Foam Rolling Techniques: Part Two
Posted on November 26 2018
As we said before, foam rolling can be done on even the smallest, most hard-to-reach muscle groups. Here are a few more techniques to get your blood flowing…
Shoulders and sides. Our shoulders are the area where we carry a lot of stress, which means that they are more likely to get tight and locked up quicker than other muscle groups. By making a few adjustments to the rest of your body, you will be able to loosen up the muscles and get some blood flowing. Rest your upper back on the foam roller and lace your fingers behind your head. You’ll want to engage your abs and glutes to ensure stability before you lean toward your left side while lifting your right shoulder. Roll from your underarms to the bottom of your rib cage, before going back to the center and alternating sides. Your body pressure will play a big factor in how deeply you penetrate the muscles. One of the main reasons for doing this technique is to apply pressure to the trigger points and knots. Because so much of our stress is carried in our upper back and shoulders, there is no good time to initiate this move and it will benefit you any time of day.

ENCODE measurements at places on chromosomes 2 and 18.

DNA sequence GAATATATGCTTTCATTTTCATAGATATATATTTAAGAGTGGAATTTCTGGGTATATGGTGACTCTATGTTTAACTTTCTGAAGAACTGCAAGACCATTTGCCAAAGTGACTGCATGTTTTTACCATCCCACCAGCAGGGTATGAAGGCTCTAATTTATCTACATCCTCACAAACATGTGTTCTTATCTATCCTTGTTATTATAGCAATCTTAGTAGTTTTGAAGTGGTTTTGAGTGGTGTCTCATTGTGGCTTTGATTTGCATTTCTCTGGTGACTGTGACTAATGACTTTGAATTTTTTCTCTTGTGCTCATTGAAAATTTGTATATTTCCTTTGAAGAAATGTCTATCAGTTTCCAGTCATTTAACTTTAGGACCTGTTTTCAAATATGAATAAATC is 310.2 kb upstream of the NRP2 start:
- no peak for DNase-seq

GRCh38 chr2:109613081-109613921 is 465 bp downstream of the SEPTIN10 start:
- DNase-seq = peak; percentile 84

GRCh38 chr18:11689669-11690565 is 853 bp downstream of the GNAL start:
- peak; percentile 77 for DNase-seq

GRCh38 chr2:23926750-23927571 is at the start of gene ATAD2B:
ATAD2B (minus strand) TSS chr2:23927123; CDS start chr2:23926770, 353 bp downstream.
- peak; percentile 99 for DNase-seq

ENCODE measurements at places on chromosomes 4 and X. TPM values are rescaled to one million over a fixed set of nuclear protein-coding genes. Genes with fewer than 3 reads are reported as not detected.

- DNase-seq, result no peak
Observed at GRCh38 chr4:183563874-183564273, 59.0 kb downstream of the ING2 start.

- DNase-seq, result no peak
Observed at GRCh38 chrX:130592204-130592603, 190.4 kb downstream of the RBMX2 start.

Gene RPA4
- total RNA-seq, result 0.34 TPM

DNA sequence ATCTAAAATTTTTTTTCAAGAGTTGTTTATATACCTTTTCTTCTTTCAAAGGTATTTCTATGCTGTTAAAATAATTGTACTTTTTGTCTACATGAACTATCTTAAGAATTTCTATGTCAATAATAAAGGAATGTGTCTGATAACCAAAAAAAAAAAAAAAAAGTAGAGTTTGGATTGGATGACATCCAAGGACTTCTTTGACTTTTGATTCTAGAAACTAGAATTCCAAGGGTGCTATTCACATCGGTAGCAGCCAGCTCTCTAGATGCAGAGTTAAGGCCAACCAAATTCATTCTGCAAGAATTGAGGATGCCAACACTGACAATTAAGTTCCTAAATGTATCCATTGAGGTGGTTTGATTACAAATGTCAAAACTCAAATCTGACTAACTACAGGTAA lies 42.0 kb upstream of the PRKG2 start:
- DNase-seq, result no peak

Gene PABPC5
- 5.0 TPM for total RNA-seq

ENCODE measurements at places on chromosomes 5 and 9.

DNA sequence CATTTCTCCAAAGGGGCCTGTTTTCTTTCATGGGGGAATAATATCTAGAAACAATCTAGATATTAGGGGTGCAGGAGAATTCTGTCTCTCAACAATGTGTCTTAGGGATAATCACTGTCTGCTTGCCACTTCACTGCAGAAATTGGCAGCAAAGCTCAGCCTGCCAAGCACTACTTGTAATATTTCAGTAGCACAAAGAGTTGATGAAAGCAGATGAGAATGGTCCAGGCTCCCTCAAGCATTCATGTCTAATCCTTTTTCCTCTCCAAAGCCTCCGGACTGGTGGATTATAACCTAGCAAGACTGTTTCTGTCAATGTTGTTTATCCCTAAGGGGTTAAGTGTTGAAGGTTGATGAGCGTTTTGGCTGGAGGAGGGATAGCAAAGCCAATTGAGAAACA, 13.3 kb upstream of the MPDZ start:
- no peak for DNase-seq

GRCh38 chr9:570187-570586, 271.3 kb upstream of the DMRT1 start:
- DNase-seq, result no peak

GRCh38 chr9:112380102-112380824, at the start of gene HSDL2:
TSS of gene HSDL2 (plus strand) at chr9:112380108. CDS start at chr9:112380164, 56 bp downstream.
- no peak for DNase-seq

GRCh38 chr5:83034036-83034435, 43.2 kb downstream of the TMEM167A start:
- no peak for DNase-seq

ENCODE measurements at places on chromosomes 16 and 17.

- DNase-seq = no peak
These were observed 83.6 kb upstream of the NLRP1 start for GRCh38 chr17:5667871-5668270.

Glutes. The majority of our days consist of sitting, which can put a lot of pressure on our bums. With that said, it’s fairly easy to self-massage your glutes with a foam roller. Simply cross your right leg over your left knee while putting pressure on your right hip, using your hands for support. After you roll over your right glute several times, alternate. The glute muscles are important to penetrate with massage regularly due to the fact that they are the largest muscle group in your body and they are made up of a lot of fascial layers. Because some people have trouble getting the glute muscles to move, foam rolling helps with that mobility as well as the range of motion in the hips. Simple exercises such as walking up the stairs, engage the glute muscles on a regular basis. Again, this technique is great to do after a long day of sitting or after you utilized your legs a lot during an exercise session.
Outer thighs. Often forgotten, the outer thigh muscles can end up being beyond tight, and you will certainly feel this when you start rolling out the muscles. There is a long band of connective tissue that spans the length of your outer leg from your hip to your outer knee, known as the iliotibial band. Engage your abs and glutes for balance while you lay on the foam roller sideways, then roll up and down from your knee to your hip. Move slowly and alternate sides.
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